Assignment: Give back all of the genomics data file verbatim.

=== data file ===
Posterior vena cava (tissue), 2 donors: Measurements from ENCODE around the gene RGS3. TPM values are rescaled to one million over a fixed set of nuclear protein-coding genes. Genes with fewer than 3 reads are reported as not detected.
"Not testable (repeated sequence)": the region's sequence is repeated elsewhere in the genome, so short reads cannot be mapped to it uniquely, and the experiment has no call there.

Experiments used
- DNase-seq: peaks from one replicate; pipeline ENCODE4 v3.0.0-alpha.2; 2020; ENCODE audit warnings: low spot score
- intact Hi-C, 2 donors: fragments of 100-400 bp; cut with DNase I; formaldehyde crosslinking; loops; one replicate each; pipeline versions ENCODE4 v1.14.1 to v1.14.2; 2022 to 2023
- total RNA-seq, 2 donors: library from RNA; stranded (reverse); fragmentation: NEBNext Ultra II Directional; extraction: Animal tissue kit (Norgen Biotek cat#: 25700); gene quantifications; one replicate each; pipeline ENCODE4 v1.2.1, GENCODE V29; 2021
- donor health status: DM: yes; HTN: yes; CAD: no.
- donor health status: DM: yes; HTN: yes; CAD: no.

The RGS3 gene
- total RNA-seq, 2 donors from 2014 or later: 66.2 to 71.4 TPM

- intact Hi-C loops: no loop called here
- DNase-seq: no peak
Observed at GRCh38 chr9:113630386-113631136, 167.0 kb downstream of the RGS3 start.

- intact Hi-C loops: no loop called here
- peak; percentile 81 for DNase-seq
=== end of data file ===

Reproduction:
Posterior vena cava (tissue), 2 donors: Measurements from ENCODE around the gene RGS3. TPM values are rescaled to one million over a fixed set of nuclear protein-coding genes. Genes with fewer than 3 reads are reported as not detected.
"Not testable (repeated sequence)": the region's sequence is repeated elsewhere in the genome, so short reads cannot be mapped to it uniquely, and the experiment has no call there.

Experiments used
- DNase-seq: peaks from one replicate; pipeline ENCODE4 v3.0.0-alpha.2; 2020; ENCODE audit warnings: low spot score
- intact Hi-C, 2 donors: fragments of 100-400 bp; cut with DNase I; formaldehyde crosslinking; loops; one replicate each; pipeline versions ENCODE4 v1.14.1 to v1.14.2; 2022 to 2023
- total RNA-seq, 2 donors: library from RNA; stranded (reverse); fragmentation: NEBNext Ultra II Directional; extraction: Animal tissue kit (Norgen Biotek cat#: 25700); gene quantifications; one replicate each; pipeline ENCODE4 v1.2.1, GENCODE V29; 2021
- donor health status: DM: yes; HTN: yes; CAD: no.
- donor health status: DM: yes; HTN: yes; CAD: no.

The RGS3 gene
- total RNA-seq, 2 donors from 2014 or later: 66.2 to 71.4 TPM

- intact Hi-C loops: no loop called here
- DNase-seq: no peak
Observed at GRCh38 chr9:113630386-113631136, 167.0 kb downstream of the RGS3 start.

- intact Hi-C loops: no loop called here
- peak; percentile 81 for DNase-seq